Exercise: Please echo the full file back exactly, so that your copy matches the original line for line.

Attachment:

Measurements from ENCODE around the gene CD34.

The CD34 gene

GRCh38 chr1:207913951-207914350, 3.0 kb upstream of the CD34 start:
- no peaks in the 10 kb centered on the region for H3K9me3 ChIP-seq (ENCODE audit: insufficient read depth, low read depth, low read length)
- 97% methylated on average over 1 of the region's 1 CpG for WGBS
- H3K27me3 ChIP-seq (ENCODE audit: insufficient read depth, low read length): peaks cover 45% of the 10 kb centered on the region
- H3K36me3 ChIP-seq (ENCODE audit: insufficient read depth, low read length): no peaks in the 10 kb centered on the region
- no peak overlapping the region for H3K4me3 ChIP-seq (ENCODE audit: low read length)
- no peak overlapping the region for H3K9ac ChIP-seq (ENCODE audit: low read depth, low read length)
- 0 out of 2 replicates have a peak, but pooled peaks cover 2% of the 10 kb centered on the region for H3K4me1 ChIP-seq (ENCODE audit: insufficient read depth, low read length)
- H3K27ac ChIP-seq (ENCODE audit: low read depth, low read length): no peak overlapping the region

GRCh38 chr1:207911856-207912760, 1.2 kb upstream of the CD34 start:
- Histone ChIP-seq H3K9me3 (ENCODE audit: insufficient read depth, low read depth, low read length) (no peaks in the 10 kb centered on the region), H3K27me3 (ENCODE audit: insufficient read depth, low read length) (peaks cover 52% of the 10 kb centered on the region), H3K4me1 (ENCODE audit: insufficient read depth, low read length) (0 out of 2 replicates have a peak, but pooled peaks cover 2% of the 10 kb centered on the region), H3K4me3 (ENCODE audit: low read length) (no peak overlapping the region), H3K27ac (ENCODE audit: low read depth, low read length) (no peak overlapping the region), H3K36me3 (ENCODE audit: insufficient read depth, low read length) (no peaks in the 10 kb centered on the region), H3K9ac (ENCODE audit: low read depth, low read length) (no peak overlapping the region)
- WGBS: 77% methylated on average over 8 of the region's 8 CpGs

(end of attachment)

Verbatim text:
Measurements from ENCODE around the gene CD34.

The CD34 gene

GRCh38 chr1:207913951-207914350, 3.0 kb upstream of the CD34 start:
- no peaks in the 10 kb centered on the region for H3K9me3 ChIP-seq (ENCODE audit: insufficient read depth, low read depth, low read length)
- 97% methylated on average over 1 of the region's 1 CpG for WGBS
- H3K27me3 ChIP-seq (ENCODE audit: insufficient read depth, low read length): peaks cover 45% of the 10 kb centered on the region
- H3K36me3 ChIP-seq (ENCODE audit: insufficient read depth, low read length): no peaks in the 10 kb centered on the region
- no peak overlapping the region for H3K4me3 ChIP-seq (ENCODE audit: low read length)
- no peak overlapping the region for H3K9ac ChIP-seq (ENCODE audit: low read depth, low read length)
- 0 out of 2 replicates have a peak, but pooled peaks cover 2% of the 10 kb centered on the region for H3K4me1 ChIP-seq (ENCODE audit: insufficient read depth, low read length)
- H3K27ac ChIP-seq (ENCODE audit: low read depth, low read length): no peak overlapping the region

GRCh38 chr1:207911856-207912760, 1.2 kb upstream of the CD34 start:
- Histone ChIP-seq H3K9me3 (ENCODE audit: insufficient read depth, low read depth, low read length) (no peaks in the 10 kb centered on the region), H3K27me3 (ENCODE audit: insufficient read depth, low read length) (peaks cover 52% of the 10 kb centered on the region), H3K4me1 (ENCODE audit: insufficient read depth, low read length) (0 out of 2 replicates have a peak, but pooled peaks cover 2% of the 10 kb centered on the region), H3K4me3 (ENCODE audit: low read length) (no peak overlapping the region), H3K27ac (ENCODE audit: low read depth, low read length) (no peak overlapping the region), H3K36me3 (ENCODE audit: insufficient read depth, low read length) (no peaks in the 10 kb centered on the region), H3K9ac (ENCODE audit: low read depth, low read length) (no peak overlapping the region)
- WGBS: 77% methylated on average over 8 of the region's 8 CpGs